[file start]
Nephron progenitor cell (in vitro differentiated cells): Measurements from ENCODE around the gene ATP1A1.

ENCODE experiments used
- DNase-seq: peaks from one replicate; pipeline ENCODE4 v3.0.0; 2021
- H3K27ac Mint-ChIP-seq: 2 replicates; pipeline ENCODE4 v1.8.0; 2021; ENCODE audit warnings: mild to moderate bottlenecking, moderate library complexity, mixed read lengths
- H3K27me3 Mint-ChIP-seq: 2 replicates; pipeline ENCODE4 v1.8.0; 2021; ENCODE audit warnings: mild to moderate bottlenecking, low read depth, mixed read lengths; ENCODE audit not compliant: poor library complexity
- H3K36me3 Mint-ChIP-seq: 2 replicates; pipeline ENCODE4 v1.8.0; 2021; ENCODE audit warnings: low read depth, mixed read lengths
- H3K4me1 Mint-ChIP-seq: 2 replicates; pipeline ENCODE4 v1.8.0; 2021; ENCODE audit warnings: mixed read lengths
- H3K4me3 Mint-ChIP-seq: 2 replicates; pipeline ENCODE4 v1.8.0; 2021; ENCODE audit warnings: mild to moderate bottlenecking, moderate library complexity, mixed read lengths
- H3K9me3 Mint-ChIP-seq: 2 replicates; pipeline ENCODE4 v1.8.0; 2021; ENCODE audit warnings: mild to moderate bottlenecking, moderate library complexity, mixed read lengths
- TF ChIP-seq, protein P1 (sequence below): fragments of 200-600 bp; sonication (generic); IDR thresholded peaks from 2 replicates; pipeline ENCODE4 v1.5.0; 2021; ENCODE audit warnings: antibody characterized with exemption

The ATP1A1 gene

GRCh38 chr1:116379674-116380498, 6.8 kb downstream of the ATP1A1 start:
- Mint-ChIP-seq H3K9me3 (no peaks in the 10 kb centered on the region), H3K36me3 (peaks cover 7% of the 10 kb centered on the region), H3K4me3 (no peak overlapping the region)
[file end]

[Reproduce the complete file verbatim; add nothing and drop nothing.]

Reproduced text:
Nephron progenitor cell (in vitro differentiated cells): Measurements from ENCODE around the gene ATP1A1.

ENCODE experiments used
- DNase-seq: peaks from one replicate; pipeline ENCODE4 v3.0.0; 2021
- H3K27ac Mint-ChIP-seq: 2 replicates; pipeline ENCODE4 v1.8.0; 2021; ENCODE audit warnings: mild to moderate bottlenecking, moderate library complexity, mixed read lengths
- H3K27me3 Mint-ChIP-seq: 2 replicates; pipeline ENCODE4 v1.8.0; 2021; ENCODE audit warnings: mild to moderate bottlenecking, low read depth, mixed read lengths; ENCODE audit not compliant: poor library complexity
- H3K36me3 Mint-ChIP-seq: 2 replicates; pipeline ENCODE4 v1.8.0; 2021; ENCODE audit warnings: low read depth, mixed read lengths
- H3K4me1 Mint-ChIP-seq: 2 replicates; pipeline ENCODE4 v1.8.0; 2021; ENCODE audit warnings: mixed read lengths
- H3K4me3 Mint-ChIP-seq: 2 replicates; pipeline ENCODE4 v1.8.0; 2021; ENCODE audit warnings: mild to moderate bottlenecking, moderate library complexity, mixed read lengths
- H3K9me3 Mint-ChIP-seq: 2 replicates; pipeline ENCODE4 v1.8.0; 2021; ENCODE audit warnings: mild to moderate bottlenecking, moderate library complexity, mixed read lengths
- TF ChIP-seq, protein P1 (sequence below): fragments of 200-600 bp; sonication (generic); IDR thresholded peaks from 2 replicates; pipeline ENCODE4 v1.5.0; 2021; ENCODE audit warnings: antibody characterized with exemption

The ATP1A1 gene

GRCh38 chr1:116379674-116380498, 6.8 kb downstream of the ATP1A1 start:
- Mint-ChIP-seq H3K9me3 (no peaks in the 10 kb centered on the region), H3K36me3 (peaks cover 7% of the 10 kb centered on the region), H3K4me3 (no peak overlapping the region)